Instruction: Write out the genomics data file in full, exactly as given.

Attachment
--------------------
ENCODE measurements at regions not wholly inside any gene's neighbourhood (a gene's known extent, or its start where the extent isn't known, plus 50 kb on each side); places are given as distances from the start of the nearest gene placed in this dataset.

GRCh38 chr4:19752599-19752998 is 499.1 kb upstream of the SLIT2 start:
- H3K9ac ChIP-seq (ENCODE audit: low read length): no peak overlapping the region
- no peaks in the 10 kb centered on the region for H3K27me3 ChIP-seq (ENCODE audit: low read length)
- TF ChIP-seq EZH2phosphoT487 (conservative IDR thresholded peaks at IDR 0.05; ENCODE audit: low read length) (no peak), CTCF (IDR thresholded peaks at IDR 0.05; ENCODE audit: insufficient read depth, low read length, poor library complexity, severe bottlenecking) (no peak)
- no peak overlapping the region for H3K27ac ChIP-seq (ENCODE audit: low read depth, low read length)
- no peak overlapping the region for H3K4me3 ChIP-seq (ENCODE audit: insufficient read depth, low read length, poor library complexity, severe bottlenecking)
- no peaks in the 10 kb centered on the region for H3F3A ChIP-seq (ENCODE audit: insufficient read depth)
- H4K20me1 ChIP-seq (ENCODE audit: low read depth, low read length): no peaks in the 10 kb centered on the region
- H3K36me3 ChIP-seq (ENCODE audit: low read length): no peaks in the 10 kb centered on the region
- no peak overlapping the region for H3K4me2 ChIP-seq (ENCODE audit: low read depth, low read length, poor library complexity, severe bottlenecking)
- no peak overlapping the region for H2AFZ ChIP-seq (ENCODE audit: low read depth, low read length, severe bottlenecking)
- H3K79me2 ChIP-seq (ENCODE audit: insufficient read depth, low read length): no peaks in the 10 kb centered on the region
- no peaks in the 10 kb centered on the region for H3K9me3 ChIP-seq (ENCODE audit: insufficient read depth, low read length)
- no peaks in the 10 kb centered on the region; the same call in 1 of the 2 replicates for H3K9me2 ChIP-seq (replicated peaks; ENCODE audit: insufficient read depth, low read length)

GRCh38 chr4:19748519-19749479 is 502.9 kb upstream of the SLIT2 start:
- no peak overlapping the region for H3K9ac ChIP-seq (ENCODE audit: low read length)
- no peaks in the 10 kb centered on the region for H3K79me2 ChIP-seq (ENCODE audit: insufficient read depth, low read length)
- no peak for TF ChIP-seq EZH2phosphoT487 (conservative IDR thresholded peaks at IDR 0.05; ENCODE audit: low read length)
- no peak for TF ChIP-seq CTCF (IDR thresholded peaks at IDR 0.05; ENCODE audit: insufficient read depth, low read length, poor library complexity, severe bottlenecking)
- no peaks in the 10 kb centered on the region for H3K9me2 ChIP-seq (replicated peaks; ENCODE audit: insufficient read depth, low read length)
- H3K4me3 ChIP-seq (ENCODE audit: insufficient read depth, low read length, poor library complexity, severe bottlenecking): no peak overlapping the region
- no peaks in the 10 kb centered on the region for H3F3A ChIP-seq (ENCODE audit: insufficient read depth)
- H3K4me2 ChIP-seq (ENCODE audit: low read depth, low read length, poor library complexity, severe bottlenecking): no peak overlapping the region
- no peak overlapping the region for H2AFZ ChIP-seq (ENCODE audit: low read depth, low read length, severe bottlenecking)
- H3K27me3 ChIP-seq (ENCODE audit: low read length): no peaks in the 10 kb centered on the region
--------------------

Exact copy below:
ENCODE measurements at regions not wholly inside any gene's neighbourhood (a gene's known extent, or its start where the extent isn't known, plus 50 kb on each side); places are given as distances from the start of the nearest gene placed in this dataset.

GRCh38 chr4:19752599-19752998 is 499.1 kb upstream of the SLIT2 start:
- H3K9ac ChIP-seq (ENCODE audit: low read length): no peak overlapping the region
- no peaks in the 10 kb centered on the region for H3K27me3 ChIP-seq (ENCODE audit: low read length)
- TF ChIP-seq EZH2phosphoT487 (conservative IDR thresholded peaks at IDR 0.05; ENCODE audit: low read length) (no peak), CTCF (IDR thresholded peaks at IDR 0.05; ENCODE audit: insufficient read depth, low read length, poor library complexity, severe bottlenecking) (no peak)
- no peak overlapping the region for H3K27ac ChIP-seq (ENCODE audit: low read depth, low read length)
- no peak overlapping the region for H3K4me3 ChIP-seq (ENCODE audit: insufficient read depth, low read length, poor library complexity, severe bottlenecking)
- no peaks in the 10 kb centered on the region for H3F3A ChIP-seq (ENCODE audit: insufficient read depth)
- H4K20me1 ChIP-seq (ENCODE audit: low read depth, low read length): no peaks in the 10 kb centered on the region
- H3K36me3 ChIP-seq (ENCODE audit: low read length): no peaks in the 10 kb centered on the region
- no peak overlapping the region for H3K4me2 ChIP-seq (ENCODE audit: low read depth, low read length, poor library complexity, severe bottlenecking)
- no peak overlapping the region for H2AFZ ChIP-seq (ENCODE audit: low read depth, low read length, severe bottlenecking)
- H3K79me2 ChIP-seq (ENCODE audit: insufficient read depth, low read length): no peaks in the 10 kb centered on the region
- no peaks in the 10 kb centered on the region for H3K9me3 ChIP-seq (ENCODE audit: insufficient read depth, low read length)
- no peaks in the 10 kb centered on the region; the same call in 1 of the 2 replicates for H3K9me2 ChIP-seq (replicated peaks; ENCODE audit: insufficient read depth, low read length)

GRCh38 chr4:19748519-19749479 is 502.9 kb upstream of the SLIT2 start:
- no peak overlapping the region for H3K9ac ChIP-seq (ENCODE audit: low read length)
- no peaks in the 10 kb centered on the region for H3K79me2 ChIP-seq (ENCODE audit: insufficient read depth, low read length)
- no peak for TF ChIP-seq EZH2phosphoT487 (conservative IDR thresholded peaks at IDR 0.05; ENCODE audit: low read length)
- no peak for TF ChIP-seq CTCF (IDR thresholded peaks at IDR 0.05; ENCODE audit: insufficient read depth, low read length, poor library complexity, severe bottlenecking)
- no peaks in the 10 kb centered on the region for H3K9me2 ChIP-seq (replicated peaks; ENCODE audit: insufficient read depth, low read length)
- H3K4me3 ChIP-seq (ENCODE audit: insufficient read depth, low read length, poor library complexity, severe bottlenecking): no peak overlapping the region
- no peaks in the 10 kb centered on the region for H3F3A ChIP-seq (ENCODE audit: insufficient read depth)
- H3K4me2 ChIP-seq (ENCODE audit: low read depth, low read length, poor library complexity, severe bottlenecking): no peak overlapping the region
- no peak overlapping the region for H2AFZ ChIP-seq (ENCODE audit: low read depth, low read length, severe bottlenecking)
- H3K27me3 ChIP-seq (ENCODE audit: low read length): no peaks in the 10 kb centered on the region